It’s very interesting to have that perspective of puppets as your instrument, so I guess music and other elements then just follow naturally.
Yes, and you have to work with two hands. One hand has the melody — basically the thoughts and emotions, and the other hand is the accompaniment. You have to do so many different things with your hands and even feet; you have to isolate certain movements, because everything is active at the same time in a different way.
Do you separate the coordination of your own movements from coordinating the puppet movement or is it just like a one whole for you?
No, I isolate the movements. By isolating movements, I direct the eye of the audience to what I want them to see. So it’s kind of like giving a close-up in a movie to something. You focus on what needs to be seen.
While creating puppets, do you determine their function by how they will look like, and how does that relationship between crafting the puppet and its purpose in a performance, what does it look like?
That’s a good question. I always think of how they should look, but I always think of what they should be able to do, and by that I determine their looks. I think that is why many puppeteers also make their own puppets, because they know what they want them to do. For instance, if you make a beautiful sculpture of something that cannot move — it’s just a doll. And that’s the difference between dolls and puppets. The most important feature of puppets that I make, and I make them from foam, a very light material, is that they can move. I always think about the movements before I start making them.
When it comes to the show you will be performing at Framer Framed, Nothing to Lose, it presents us with an emotional and a personal story, but it actually talks about a much bigger problem applied to a wide group of people. So, I was wondering if your intention was to bring attention to a general problem starting from a single, personal story, or to deduce the audience’s focus from a bigger problem to a more personal level?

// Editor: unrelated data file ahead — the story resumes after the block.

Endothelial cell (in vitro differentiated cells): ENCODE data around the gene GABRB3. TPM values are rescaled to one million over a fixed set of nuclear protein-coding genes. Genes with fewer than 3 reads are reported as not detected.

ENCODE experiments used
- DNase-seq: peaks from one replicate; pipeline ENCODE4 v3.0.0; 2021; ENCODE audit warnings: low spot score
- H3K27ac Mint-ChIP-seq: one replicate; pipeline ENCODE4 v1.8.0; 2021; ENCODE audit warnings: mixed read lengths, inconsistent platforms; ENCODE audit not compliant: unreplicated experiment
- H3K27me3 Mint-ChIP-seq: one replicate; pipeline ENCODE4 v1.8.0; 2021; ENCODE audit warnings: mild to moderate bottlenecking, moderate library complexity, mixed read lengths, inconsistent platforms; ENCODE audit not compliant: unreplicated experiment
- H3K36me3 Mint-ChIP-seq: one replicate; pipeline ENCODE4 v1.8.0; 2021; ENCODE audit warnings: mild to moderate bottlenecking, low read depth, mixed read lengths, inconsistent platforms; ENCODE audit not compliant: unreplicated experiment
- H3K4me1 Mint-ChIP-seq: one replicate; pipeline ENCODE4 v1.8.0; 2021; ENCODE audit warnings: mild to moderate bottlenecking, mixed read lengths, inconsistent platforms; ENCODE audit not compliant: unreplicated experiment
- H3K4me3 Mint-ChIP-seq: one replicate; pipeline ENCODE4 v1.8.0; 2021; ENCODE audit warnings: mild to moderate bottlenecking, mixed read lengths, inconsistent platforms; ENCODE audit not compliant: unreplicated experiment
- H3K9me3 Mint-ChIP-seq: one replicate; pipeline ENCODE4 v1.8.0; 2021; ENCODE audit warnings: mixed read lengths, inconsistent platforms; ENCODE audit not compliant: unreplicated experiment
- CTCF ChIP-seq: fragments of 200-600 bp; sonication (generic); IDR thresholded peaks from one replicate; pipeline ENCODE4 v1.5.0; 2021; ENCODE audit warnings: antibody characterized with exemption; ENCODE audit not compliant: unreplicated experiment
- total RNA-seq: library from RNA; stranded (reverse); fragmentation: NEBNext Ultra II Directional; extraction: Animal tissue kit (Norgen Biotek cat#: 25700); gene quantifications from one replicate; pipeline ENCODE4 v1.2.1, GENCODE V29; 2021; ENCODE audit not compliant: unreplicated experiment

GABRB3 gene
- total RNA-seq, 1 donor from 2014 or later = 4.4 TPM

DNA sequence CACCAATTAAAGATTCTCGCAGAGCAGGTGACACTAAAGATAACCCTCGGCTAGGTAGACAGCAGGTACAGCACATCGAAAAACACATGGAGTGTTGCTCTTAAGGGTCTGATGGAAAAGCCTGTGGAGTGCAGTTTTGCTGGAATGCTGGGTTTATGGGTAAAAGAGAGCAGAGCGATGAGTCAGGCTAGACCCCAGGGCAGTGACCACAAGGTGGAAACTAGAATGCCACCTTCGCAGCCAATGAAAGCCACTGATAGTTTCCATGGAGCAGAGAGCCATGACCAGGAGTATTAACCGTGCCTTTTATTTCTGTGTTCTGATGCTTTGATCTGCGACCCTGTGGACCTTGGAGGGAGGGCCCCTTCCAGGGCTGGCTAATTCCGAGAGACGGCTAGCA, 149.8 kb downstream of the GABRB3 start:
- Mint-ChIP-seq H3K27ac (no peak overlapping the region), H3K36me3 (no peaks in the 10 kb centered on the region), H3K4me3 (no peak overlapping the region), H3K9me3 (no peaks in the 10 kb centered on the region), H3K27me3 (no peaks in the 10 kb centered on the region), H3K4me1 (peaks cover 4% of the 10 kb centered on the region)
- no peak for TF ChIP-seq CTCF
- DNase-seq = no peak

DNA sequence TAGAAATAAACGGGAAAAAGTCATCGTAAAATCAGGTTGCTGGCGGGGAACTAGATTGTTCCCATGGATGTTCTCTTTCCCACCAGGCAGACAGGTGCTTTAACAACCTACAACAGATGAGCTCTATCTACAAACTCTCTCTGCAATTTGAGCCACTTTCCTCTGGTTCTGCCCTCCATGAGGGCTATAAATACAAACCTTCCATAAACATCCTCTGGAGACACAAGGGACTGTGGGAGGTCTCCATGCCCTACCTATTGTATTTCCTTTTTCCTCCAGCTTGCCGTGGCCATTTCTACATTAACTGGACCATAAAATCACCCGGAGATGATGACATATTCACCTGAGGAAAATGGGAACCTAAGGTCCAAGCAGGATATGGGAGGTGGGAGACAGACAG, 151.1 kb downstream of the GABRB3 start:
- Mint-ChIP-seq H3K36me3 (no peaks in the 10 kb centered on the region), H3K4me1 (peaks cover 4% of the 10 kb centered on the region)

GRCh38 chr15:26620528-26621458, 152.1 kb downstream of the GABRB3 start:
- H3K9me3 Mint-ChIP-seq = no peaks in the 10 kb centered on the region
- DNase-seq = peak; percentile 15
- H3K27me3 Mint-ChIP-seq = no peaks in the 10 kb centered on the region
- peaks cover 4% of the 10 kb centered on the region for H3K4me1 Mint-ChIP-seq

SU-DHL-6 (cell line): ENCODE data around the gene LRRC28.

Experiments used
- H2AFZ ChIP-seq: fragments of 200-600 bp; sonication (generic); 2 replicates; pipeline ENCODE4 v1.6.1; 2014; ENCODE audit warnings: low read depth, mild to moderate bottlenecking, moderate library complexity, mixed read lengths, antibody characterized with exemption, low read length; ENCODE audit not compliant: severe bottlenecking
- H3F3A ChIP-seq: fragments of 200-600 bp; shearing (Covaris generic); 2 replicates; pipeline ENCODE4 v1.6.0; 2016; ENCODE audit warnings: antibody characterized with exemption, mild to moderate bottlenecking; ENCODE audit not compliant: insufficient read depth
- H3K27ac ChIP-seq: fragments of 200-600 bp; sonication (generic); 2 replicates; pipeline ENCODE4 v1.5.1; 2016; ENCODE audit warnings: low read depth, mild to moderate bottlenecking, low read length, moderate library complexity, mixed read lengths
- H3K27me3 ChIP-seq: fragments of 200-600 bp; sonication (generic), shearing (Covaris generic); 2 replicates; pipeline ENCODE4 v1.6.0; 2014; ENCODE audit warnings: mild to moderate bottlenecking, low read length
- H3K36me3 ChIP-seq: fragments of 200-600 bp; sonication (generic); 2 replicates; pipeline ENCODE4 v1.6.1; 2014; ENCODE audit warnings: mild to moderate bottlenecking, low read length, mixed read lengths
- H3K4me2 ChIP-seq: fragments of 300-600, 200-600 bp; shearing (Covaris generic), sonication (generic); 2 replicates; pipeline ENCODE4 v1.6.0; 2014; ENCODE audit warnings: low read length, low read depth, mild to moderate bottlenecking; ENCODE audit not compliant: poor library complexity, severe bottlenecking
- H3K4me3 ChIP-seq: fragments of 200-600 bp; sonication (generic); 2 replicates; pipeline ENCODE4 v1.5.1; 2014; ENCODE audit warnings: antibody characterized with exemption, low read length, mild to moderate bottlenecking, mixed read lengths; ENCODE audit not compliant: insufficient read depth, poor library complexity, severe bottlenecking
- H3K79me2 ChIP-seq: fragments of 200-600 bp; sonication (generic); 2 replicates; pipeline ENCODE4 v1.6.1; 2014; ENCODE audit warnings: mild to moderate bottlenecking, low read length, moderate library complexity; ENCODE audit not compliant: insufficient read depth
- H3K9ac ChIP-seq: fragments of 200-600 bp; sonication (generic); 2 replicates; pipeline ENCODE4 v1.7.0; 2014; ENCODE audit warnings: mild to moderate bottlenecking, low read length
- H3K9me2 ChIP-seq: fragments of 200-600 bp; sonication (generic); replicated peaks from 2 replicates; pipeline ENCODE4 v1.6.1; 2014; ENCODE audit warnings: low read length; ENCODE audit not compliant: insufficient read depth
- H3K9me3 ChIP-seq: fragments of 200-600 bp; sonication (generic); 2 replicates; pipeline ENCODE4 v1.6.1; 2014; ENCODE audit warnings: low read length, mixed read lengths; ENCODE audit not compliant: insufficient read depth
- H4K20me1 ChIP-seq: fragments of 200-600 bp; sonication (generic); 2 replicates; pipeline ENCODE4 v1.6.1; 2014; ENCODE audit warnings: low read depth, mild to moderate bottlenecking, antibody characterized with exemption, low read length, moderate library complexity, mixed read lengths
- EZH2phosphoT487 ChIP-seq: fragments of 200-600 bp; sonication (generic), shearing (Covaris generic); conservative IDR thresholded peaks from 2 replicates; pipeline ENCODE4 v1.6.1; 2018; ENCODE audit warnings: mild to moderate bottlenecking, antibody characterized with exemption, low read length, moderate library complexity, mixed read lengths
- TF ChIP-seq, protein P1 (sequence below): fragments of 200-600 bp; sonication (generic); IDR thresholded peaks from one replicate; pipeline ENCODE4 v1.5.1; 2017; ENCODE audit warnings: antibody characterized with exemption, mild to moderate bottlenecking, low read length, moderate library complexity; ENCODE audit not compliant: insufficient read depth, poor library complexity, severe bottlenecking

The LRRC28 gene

It’s an interesting question. I did quite a lot of work on this topic. My wife did her PhD research and wrote a book about asylum procedures, which all lasted six years. During these six years, she was confronted with people whose life is on hold, because they are refugees (on which the book is about). I read her book, and I decided to make a piece on it, it’s called Borders. Then I talked to Naffis, as she’s a writer and has Iranian and refugee background, and was so in awe with her work and personality, that I asked her if I could make a piece completely based on her poems. This [Nothing to Lose] is the second piece I made about the refugee crisis. The first one, Borders, is really from the perspective of the border officers, the law and how the power of the state is being enforced by the people, while Nothing to Lose is like a mirror, a counter-piece, because it’s from the perspective of a young girl who lives through that all. That’s why I think they go very well together.
It’s like the other side of the story.
Exactly! I also have quite a lot of friends with refugee backgrounds, and I’m volunteering as a language coach with refugees in The Hague, so I have a lot of contact with people who had to flee their home countries from different places. That all makes me be more aware about the complexity and harshness of the whole procedure of the arrival and assimilation here, therefore I think it’s very important to raise awareness about that topic.
Yeah, and your way to put a notion on such an issue, is logically for an artist — through artistic expression.
Yes, and by making something poetic, pleasing to the eye, and with beautiful music is firstly, appealing, but it also makes people engaged. I think if you approach these issues by being pushy and demanding from people that “you have to think about it!”, it won’t create an effective solution. You have to invite people softly, and I think puppetry, poetry and music are great ways to do it. I really love this piece.
EAST& is an initiative by five cultural organisations in Amsterdam East: Framer Framed, Nowhere, Plein Theater, Q Factory and De Rode Loper Op School.
Performance / Amsterdam Oost / Iran / Political Climate /